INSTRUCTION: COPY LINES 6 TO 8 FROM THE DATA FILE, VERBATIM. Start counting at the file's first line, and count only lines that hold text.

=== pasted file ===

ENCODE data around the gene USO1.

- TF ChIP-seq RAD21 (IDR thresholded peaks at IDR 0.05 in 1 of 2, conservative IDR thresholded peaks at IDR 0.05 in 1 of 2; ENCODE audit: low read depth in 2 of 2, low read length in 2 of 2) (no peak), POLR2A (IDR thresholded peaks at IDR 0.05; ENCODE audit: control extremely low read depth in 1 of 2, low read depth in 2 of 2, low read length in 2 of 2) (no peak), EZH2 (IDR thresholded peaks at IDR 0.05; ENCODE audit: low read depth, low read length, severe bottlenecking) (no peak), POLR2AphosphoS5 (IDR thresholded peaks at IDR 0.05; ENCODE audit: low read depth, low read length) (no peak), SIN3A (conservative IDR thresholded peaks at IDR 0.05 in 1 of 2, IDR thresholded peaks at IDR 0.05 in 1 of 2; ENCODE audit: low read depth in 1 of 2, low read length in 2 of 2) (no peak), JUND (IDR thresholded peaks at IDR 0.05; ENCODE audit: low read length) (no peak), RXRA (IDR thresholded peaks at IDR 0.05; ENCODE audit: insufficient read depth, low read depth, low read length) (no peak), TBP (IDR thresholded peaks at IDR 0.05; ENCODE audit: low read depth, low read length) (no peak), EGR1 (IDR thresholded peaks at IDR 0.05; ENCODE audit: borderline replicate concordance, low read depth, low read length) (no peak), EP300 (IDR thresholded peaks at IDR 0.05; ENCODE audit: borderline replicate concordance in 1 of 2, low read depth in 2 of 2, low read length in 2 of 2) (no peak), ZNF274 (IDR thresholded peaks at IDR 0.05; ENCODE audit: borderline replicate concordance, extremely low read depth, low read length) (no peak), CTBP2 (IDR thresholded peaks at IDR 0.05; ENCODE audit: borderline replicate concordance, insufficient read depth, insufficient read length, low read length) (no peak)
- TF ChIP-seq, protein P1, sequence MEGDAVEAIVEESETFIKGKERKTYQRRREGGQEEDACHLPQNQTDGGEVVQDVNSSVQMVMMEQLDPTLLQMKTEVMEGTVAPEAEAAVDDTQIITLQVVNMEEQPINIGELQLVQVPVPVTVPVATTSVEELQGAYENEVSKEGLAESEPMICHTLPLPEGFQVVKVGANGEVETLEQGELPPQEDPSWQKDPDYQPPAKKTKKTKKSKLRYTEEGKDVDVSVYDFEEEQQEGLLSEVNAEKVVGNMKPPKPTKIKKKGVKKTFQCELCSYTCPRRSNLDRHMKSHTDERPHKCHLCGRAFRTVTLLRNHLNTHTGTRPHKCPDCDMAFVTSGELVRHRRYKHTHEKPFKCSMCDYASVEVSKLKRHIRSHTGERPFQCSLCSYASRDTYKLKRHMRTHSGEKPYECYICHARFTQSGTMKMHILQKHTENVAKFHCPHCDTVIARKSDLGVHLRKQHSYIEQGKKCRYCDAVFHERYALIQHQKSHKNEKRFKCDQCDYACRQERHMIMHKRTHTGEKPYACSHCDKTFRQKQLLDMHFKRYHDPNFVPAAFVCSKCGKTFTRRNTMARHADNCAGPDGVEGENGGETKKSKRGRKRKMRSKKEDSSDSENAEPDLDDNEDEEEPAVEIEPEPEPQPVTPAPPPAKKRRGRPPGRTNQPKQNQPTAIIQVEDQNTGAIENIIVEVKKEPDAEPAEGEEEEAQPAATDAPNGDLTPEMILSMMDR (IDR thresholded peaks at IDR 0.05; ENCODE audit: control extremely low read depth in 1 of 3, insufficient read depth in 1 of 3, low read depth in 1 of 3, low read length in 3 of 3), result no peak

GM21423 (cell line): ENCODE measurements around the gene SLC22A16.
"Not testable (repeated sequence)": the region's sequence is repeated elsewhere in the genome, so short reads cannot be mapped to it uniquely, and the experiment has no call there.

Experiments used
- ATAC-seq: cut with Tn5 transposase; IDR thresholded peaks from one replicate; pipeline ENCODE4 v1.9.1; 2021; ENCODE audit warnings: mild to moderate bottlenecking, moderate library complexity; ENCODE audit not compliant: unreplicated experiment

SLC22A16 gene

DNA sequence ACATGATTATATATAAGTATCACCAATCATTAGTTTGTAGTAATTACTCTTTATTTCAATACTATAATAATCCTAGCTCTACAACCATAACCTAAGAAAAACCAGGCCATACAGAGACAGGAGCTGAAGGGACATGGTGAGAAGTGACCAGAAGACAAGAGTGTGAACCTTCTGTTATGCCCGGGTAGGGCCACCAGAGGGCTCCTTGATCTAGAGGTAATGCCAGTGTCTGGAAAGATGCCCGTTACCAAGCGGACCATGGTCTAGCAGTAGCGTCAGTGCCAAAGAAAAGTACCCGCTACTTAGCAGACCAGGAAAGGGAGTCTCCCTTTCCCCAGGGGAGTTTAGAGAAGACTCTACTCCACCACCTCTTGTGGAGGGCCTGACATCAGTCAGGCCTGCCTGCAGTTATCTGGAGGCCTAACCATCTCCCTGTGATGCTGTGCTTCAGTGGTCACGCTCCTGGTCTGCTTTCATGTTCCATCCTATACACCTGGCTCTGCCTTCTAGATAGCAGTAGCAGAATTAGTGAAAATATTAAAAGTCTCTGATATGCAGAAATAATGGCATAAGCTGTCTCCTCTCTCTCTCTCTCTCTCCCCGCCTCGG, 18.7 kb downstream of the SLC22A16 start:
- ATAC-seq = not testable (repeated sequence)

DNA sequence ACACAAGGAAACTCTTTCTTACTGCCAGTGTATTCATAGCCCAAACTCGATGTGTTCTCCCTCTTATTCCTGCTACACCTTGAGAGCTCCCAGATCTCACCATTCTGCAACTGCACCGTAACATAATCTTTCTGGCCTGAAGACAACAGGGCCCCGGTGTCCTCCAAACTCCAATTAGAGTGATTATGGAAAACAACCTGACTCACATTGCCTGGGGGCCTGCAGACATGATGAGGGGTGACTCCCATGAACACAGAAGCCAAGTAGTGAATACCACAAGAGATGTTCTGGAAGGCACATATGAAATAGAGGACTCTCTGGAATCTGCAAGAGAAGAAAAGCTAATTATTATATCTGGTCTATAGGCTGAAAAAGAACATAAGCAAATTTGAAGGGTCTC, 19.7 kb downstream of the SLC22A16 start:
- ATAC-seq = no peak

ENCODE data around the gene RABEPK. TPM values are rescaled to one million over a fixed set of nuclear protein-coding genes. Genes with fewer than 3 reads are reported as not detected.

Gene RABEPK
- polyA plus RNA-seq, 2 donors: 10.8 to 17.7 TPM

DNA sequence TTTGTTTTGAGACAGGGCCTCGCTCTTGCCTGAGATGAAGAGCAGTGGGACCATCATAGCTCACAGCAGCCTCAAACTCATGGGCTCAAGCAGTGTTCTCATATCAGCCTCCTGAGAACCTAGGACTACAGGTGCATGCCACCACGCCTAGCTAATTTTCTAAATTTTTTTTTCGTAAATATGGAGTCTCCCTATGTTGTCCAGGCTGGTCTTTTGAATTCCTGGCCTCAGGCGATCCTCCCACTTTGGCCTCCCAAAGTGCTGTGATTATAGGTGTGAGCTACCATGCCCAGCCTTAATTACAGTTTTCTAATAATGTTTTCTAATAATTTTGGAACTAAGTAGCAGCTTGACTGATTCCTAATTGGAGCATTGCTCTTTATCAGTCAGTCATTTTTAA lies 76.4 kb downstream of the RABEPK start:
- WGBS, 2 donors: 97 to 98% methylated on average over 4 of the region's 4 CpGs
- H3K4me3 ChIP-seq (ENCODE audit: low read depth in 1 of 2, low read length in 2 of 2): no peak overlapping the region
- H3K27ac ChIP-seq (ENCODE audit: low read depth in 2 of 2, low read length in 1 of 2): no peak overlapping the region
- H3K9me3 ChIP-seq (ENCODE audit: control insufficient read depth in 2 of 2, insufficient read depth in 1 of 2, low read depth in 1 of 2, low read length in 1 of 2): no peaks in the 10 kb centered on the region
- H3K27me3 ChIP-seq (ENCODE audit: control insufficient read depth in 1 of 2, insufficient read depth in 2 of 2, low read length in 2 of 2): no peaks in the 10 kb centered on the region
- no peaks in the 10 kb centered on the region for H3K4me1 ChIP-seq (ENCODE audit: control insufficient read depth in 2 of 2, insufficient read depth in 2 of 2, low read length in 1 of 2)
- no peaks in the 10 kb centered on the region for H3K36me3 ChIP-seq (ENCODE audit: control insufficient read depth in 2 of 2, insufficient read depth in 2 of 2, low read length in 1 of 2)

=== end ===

Experiments used
- ATAC-seq: cut with Tn5 transposase; IDR thresholded peaks from one replicate; pipeline ENCODE4 v1.9.1; 2021; ENCODE audit warnings: mild to moderate bottlenecking, moderate library complexity; ENCODE audit not compliant: unreplicated experiment

SLC22A16 gene